Development of flexible large fuel cell power plants for grid support

With the Paris Climate Agreement, the need for short and long term sustainable grid support, has become more urgent than ever. A zero emission alternative for fossil fuel based (backup) power supply is needed. Excess electricity, from wind and solar renewable generation, can be converted into hydrogen and stored for re-electrification during periods of energy shortage.

Grid operators need power supply technologies on MW scale that have fast response times and excellent load-following capabilities. With such a technology they can facilitate efficient and reliable interaction with the grid on both transmission and distribution level, and ensure energy security for end users. Flexible hydrogen fuelled fuel cell power plants (FCPP) could be perfectly suited for this purpose as, compared to other technologies, they have very high efficiency, potential for fast and effective load-following capabilities, zero emission, and can be used for both short and long term grid support (winter months). Together with large (MW scale) rapid response electrolysers, which are developed and demonstrated in previous calls, large hydrogen-fuelled FCPPs have the potential to become one of the key enabling technologies for the future renewable energy based infrastructure of Europe.

1-2 MW size hydrogen FCPP’s have both been built and successfully demonstrated via European programs in recent years. However, these systems, its fuel cells, and other key components were not designed for flexible dynamic power to power operation. Moreover, with the applied fuel cells and system design the required cost levels cannot be reached, even not if the units are built in high volumes. This is because the fuel cells applied were not designed for MW size applications, the system and component development was not well integrated, and a modular approach and capital equipment cost level (Capex) did not have priority. So, significant (design) improvements of the system and the fuel cells are required. Furthermore, we need experience how to connect flexible FCPP to the grid.

Only via a joint step-by-step innovative approach the European technology, the European supply/value chain, and the market can be further developed. Europe is still leading with large-scale hydrogen FCPP technology but the basis of the European supply chain is small. To be competitive with existing technologies (e.g. diesel gen sets), Capex of < 1,500 Euro/kW is required to open this market for large-scale hydrogen FCPP technology.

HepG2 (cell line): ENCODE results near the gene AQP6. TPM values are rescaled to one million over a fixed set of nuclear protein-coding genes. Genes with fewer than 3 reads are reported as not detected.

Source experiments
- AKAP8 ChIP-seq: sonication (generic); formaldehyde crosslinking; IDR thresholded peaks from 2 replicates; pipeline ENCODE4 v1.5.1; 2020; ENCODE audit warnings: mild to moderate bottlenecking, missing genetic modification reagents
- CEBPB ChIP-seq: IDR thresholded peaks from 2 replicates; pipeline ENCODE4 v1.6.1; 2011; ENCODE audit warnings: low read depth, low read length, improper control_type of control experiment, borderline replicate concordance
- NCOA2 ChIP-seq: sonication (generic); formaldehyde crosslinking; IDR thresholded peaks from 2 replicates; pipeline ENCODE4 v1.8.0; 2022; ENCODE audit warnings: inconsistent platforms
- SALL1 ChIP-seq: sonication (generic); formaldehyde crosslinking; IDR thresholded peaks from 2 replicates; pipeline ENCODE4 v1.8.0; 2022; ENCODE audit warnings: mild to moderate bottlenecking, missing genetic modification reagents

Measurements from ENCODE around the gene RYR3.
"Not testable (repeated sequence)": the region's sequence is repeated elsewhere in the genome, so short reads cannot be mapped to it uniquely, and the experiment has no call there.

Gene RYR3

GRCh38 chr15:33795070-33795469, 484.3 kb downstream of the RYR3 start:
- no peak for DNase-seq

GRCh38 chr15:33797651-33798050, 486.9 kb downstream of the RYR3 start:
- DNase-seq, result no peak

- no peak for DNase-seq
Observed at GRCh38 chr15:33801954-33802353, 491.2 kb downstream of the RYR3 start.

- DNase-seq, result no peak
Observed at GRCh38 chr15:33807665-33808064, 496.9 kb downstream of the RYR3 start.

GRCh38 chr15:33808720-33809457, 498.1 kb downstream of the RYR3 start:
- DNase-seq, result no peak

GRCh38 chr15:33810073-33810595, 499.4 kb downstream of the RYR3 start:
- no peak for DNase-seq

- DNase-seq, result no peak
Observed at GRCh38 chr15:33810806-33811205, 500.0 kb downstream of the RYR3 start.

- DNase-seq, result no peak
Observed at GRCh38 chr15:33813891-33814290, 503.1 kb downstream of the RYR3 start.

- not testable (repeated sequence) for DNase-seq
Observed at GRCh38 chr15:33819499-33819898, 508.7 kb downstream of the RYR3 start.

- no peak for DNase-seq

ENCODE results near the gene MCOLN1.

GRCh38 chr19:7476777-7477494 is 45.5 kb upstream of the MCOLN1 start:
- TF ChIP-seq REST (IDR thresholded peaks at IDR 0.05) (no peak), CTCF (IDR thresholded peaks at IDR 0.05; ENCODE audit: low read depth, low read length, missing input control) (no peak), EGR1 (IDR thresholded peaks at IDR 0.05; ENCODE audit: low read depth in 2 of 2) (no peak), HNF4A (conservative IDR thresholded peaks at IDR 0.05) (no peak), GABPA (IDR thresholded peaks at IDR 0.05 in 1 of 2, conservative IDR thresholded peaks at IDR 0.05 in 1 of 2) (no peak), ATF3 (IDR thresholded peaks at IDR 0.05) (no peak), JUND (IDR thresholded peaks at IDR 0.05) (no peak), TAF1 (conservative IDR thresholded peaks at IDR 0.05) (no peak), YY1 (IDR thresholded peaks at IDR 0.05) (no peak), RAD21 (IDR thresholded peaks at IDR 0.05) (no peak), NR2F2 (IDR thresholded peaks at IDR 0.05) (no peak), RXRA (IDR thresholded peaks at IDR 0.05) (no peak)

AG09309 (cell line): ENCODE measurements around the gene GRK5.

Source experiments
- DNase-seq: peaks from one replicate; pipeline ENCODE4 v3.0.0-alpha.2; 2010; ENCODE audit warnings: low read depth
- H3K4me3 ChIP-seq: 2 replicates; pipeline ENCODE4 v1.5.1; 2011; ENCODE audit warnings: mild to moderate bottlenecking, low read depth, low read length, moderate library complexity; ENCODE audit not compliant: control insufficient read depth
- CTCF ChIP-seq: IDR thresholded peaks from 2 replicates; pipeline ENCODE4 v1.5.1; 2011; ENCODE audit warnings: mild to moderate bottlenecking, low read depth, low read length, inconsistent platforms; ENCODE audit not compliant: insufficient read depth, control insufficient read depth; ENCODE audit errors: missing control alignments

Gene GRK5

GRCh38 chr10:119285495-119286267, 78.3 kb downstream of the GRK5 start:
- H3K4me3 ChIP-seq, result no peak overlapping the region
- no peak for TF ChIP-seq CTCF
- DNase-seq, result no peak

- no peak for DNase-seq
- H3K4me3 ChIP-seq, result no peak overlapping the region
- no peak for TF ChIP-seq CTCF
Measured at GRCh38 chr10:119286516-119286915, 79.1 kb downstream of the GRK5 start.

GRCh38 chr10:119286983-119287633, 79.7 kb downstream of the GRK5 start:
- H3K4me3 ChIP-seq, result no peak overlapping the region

Cele

  • Design of a modular highly flexible MW size fuel cell power plant for dynamic P2P applications of H2 and baseload operation to be connected to the grid.
    • Next to the complete design of the FCPP, it includes the design and development of key components and validation of their performance and scale up potential, with the purpose to optimise performance and minimise Capex for a MW size system (e.g. 2 MW).
    • The Capex reduction could for example be accomplished by a reduction in the materials costs, the number of components and connections, the production steps, costs power electronics, and most importantly the development of larger fuel cell stacks.
    • The chosen concepts should be modular and integrating manufacturability approach, resulting in a design that is fit for mass production.
  • Validation via a pilot scale flexible FCPP in an industrially relevant environment and compatible with large scale manufacturing. H2 can originate from P2G and/or industry H2 vents.
    • The selected size of the pilot installation should be logical in view of the modular design of the MW size FCPP and validation purposes (e.g. 75 – 200 KW).
    • The individual fuel cells stacks should have the same power output during the validation period as envisaged for the MW size FCPP and are fully integrated into the pilot FCPP system.
    • The project should strive to validate a sufficient level of responsiveness to meet the requirements of the grid services and dynamic electricity price opportunities (e.g. for rapid modulation, rapid start, frequency response, as required by services offered to the grid).
    • It should include control systems, diagnostics and monitoring, management of unbalanced stack (due to e.g. degradation), management and forecasting for better grid integration and will be connected to the grid.
    • The duration of the validation in an industrial relevant environment should be at least 8 months.
    • The proposal must include an initial plan for use of the pilot installation after the project.
  • In order to optimize the design of system and components the suppliers and system integrators should work closely together and show that they apply a joint, open, integrated and multidisciplinary approach.
  • Learnings from other (national and international) projects, including the projects in the frame of the LCE topic for smart grid, storage and system integration technologies for distribution system, should be included where possible.
  • Further develop and reinforce (repeatable) business models, plans, and service strategy.

This topic puts significant focus on the further development of the FC stack and is a prerequisite for the success and competitiveness of the European sector in future.

TRL start: 3, TRL end: 6

MRL start 2, MRL end 6

Termin nadsyłania zgłoszeń

20 kwiecień 2017

Adres internetowy

https://ec.europa.eu/research/participants/portal/desktop/en/opportunities/h2020/topics/fch-02-7-2017.html